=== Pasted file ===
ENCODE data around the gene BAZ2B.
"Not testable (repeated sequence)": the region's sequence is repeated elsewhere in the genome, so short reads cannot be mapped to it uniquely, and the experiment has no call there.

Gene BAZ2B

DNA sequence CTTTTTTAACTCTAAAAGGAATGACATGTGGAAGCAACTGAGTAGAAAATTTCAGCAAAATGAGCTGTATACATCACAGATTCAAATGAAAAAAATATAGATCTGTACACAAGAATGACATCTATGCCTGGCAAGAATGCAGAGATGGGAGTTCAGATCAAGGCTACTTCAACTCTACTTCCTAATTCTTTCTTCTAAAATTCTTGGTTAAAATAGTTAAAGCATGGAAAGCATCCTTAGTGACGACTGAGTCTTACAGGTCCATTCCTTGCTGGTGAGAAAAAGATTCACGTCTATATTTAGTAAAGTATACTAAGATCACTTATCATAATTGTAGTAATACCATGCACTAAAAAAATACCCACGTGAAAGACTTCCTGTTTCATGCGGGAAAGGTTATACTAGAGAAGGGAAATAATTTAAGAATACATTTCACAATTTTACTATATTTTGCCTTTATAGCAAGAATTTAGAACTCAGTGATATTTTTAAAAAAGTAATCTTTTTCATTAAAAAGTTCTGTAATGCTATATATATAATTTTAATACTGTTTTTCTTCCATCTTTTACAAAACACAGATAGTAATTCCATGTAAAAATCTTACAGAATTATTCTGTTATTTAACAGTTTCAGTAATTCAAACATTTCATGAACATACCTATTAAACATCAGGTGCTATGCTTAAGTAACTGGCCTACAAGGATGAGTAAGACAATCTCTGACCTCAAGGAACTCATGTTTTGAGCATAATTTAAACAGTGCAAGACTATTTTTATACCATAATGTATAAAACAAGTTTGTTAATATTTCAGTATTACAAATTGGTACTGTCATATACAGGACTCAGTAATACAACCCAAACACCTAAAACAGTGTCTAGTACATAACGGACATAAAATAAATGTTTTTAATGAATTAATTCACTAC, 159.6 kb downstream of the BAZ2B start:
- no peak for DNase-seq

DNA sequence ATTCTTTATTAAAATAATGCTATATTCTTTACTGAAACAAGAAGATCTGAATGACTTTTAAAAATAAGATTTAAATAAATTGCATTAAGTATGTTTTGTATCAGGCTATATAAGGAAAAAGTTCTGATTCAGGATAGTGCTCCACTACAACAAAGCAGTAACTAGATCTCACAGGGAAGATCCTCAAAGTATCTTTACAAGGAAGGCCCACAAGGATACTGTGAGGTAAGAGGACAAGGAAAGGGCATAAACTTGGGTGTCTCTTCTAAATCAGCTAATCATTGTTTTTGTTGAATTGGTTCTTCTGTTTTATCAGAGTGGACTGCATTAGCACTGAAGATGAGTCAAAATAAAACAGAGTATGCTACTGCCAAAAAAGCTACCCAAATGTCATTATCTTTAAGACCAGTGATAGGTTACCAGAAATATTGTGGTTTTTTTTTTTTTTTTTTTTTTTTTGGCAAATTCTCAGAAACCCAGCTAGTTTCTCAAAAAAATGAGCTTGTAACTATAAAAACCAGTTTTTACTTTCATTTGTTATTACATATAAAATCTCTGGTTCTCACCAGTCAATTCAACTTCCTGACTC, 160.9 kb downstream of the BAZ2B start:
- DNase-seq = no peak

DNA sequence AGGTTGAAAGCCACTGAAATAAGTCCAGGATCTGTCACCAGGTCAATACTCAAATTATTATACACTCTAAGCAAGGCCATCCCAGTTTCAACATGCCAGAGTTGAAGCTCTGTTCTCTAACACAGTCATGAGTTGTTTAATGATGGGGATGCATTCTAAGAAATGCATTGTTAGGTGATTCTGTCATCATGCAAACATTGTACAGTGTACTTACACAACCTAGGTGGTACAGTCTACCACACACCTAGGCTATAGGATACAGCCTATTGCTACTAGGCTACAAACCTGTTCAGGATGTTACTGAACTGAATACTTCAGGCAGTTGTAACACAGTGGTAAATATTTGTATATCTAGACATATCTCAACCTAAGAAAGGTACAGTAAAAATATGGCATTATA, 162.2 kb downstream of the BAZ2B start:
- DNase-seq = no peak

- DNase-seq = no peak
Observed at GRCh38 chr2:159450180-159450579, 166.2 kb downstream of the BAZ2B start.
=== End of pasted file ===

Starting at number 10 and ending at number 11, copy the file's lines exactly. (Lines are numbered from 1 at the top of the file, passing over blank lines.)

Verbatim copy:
- DNase-seq = no peak
Observed at GRCh38 chr2:159450180-159450579, 166.2 kb downstream of the BAZ2B start.